"After some time, my company came to me and from a small company, in two or three years they found income and improvement," he said. "We brought one vehicle from Kuwait and I made it nine. We had one excavator from Kuwait and I returned three."
It was while Mr Al Hajeb was taking delivery of new vehicles that he had his first face-to-face meeting with Sheikh Zayed, an experience he would repeat several times, but one which he remembers vividly.
"His Highness Sheikh Zayed arrived to see a delivery of rice," he said. "He said, 'I am the President of this country and I have to make sure that everything is good for my citizens'. Sheikh Zayed asked, 'From where are you coming?' and used the Arabic word 'akhouy' - 'my brother'. I knew it was His Highness Sheikh Zayed because I had seen him before on his way back from the harbour. He was driving his car himself."
Soon after, Mr Al Hajeb made a decision that would alter the course of his life. He left the construction industry and went into business with an Emirati partner selling lighting, chandeliers, luxury wallpaper, porcelain, crystal, and gifts. His timing was opportune as oil revenues were finally starting to manifest themselves in the construction of new government ministries, palaces, houses, and mosques.
One of Mr Al Hajeb's first public projects was supplying the lighting for what was then the new Sheikh Zayed bin Sultan Mosque on Airport Road, which still stands next to Etisalat headquarters.
Little did he realise that 40 years later, he would also oversee the design and installation of all seven Swarovski crystal chandeliers in the Sheikh Zayed Grand Mosque. When the mosque opened, the centrepiece was reportedly the largest chandelier in the world.
When Mr Al Hajeb's involvement with the project began in 1994, he had already supplied the chandeliers for the Presidential Palace, but nothing could compare to the stamina and effort required for the Grand Mosque.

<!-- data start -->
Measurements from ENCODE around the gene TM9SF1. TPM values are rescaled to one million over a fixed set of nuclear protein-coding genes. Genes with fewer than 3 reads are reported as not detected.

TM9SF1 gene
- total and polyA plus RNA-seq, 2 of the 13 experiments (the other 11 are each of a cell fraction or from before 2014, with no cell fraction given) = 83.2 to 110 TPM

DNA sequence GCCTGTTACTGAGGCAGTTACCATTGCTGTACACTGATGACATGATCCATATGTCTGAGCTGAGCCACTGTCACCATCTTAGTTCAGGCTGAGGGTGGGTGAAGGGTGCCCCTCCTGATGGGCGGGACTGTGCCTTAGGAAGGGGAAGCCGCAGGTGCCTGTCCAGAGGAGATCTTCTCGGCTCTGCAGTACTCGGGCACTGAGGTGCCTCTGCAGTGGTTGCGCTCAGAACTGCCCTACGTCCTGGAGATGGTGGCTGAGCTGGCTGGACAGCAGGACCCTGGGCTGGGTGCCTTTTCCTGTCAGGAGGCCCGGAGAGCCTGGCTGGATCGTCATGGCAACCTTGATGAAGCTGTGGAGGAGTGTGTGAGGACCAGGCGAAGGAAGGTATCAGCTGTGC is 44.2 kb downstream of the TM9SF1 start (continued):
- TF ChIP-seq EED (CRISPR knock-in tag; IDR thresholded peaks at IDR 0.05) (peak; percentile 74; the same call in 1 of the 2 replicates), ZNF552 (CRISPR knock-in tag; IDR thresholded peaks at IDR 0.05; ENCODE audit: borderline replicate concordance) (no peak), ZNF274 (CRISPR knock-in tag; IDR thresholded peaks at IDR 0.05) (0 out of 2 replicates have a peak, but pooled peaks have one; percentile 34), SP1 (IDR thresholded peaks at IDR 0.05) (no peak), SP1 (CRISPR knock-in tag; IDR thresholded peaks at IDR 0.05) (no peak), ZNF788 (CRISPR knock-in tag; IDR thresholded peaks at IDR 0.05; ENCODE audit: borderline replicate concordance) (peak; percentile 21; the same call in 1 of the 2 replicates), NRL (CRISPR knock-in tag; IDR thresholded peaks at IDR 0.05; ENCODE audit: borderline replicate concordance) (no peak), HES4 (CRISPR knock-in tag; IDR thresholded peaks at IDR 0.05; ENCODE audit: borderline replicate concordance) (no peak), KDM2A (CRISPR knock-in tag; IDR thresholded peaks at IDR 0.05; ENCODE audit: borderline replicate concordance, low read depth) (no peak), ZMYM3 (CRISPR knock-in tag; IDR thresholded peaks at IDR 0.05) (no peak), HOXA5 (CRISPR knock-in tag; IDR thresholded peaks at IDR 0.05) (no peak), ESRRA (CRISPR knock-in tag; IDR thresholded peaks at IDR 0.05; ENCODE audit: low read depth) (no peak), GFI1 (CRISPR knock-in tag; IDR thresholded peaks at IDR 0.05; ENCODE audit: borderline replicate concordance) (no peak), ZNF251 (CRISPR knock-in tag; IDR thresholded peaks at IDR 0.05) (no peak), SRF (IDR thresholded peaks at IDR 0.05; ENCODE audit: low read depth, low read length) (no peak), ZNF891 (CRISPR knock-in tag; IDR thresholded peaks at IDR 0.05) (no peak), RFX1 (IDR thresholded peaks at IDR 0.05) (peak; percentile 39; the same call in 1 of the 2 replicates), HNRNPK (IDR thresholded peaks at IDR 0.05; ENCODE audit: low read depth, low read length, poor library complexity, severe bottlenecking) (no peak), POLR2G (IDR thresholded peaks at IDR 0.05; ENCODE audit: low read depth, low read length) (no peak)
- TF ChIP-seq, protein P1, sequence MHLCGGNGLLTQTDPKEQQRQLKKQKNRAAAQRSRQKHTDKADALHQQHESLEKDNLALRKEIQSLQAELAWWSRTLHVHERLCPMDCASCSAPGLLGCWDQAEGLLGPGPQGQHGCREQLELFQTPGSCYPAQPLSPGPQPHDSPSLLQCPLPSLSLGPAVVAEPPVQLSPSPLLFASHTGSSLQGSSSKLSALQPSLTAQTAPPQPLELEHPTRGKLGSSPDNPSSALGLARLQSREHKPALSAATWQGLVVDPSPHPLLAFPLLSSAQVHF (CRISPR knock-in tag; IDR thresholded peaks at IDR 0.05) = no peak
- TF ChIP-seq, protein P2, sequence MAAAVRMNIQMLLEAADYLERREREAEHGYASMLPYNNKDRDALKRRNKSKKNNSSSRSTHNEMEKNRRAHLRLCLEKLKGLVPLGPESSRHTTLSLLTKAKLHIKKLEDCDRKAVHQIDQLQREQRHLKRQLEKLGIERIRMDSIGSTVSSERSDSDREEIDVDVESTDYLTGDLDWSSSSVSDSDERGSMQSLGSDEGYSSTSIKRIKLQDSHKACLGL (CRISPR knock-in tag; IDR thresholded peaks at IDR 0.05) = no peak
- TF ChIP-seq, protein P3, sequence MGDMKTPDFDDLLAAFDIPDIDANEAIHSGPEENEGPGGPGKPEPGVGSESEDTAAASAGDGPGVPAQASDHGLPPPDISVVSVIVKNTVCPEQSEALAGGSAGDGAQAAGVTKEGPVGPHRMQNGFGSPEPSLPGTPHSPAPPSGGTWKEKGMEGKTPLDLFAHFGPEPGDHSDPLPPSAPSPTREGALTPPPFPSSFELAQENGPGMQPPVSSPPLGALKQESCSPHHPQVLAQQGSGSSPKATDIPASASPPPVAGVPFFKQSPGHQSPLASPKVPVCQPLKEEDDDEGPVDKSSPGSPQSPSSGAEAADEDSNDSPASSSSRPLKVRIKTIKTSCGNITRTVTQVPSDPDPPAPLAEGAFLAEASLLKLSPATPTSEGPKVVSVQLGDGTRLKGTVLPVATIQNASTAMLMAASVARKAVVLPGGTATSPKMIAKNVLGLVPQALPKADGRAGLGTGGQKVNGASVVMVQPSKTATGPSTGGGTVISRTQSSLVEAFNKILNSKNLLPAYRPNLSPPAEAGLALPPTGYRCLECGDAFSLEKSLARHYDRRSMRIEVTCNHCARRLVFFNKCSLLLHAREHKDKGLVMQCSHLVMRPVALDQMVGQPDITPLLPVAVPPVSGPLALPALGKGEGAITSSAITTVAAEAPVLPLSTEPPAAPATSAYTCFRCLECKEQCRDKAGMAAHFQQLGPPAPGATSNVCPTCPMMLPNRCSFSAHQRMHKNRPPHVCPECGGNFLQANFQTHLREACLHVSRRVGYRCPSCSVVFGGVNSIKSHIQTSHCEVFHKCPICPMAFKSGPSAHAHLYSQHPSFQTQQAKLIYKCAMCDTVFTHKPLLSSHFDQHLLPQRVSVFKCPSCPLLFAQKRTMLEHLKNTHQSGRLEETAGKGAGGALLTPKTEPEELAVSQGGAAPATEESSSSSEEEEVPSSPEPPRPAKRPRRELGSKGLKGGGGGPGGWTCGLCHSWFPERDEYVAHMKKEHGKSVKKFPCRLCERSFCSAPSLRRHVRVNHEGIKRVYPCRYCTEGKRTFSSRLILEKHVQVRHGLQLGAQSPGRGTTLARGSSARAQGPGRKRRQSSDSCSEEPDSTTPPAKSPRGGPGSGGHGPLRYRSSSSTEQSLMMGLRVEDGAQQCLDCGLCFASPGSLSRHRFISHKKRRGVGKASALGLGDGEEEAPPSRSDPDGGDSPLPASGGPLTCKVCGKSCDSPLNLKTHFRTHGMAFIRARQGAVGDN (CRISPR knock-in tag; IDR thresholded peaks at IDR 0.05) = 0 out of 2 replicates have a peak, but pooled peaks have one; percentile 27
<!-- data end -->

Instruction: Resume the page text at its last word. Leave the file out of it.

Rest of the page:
"I used to drive to the site three or four times a week for six years," he said. "If contractors were moving parts of the chandelier, I wanted to know, I was there. I was arranging everything and I needed to be satisfied that everything was going well."
Mr Al Hajeb and an engineer even stayed in the mosque overnight before its opening in time for Eid Al Fitr in 2007. The next morning, Sheikh Khalifa, President of the UAE, and 20,000 other worshippers came for prayers.
Of all the projects Mr Al Hajeb has been involved with, his role in supplying the lighting for the Sheikh Zayed Grand Mosque is the work that makes him most proud.
"When I see the photos now of people praying under the chandelier during Ramadan, I feel like I made something," he said.
"Before then, I had hoped to make something of my life and for me, this is the mosque. I saw the mosque, I saw the chandelier, and I thanked God for what had happened."
When asked about the future, Mr Al Hajeb will not be drawn, but responds with a smile: "Our new projects are really something different. You would not believe what we are working on now. You can say that it would be strange to see these things."
At the age of 70 and after all he has seen - a family business established, a city transformed and a nation built - Mr Al Hajeb's next project must be spectacular indeed.